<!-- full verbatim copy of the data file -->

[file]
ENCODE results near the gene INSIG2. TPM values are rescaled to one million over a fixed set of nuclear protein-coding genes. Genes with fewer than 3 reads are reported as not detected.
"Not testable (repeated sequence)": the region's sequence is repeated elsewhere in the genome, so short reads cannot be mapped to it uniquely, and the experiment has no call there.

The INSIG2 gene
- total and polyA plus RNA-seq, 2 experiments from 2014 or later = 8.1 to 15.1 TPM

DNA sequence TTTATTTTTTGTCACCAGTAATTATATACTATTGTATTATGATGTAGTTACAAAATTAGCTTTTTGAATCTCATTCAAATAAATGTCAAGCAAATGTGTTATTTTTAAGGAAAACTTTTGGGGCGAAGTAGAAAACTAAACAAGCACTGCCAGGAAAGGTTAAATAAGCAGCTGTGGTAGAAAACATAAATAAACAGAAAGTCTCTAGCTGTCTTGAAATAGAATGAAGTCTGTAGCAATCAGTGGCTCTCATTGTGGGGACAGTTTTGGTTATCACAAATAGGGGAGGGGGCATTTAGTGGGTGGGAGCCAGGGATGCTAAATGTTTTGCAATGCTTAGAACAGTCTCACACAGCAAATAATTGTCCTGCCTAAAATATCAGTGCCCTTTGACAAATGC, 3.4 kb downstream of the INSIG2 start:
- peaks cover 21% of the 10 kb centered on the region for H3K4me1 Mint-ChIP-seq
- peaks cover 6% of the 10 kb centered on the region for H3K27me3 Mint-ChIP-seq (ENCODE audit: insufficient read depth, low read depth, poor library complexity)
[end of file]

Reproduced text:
ENCODE results near the gene INSIG2. TPM values are rescaled to one million over a fixed set of nuclear protein-coding genes. Genes with fewer than 3 reads are reported as not detected.
"Not testable (repeated sequence)": the region's sequence is repeated elsewhere in the genome, so short reads cannot be mapped to it uniquely, and the experiment has no call there.

The INSIG2 gene
- total and polyA plus RNA-seq, 2 experiments from 2014 or later = 8.1 to 15.1 TPM

DNA sequence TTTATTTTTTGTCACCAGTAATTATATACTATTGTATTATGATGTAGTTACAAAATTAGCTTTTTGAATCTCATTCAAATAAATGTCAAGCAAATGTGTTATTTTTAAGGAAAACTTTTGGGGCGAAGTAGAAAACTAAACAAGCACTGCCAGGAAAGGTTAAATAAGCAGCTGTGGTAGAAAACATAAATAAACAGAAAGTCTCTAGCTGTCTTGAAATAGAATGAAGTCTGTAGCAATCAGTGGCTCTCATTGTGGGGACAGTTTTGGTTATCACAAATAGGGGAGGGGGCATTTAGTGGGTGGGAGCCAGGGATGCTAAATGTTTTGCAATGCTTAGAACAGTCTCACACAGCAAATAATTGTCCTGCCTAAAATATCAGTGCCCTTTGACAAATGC, 3.4 kb downstream of the INSIG2 start:
- peaks cover 21% of the 10 kb centered on the region for H3K4me1 Mint-ChIP-seq
- peaks cover 6% of the 10 kb centered on the region for H3K27me3 Mint-ChIP-seq (ENCODE audit: insufficient read depth, low read depth, poor library complexity)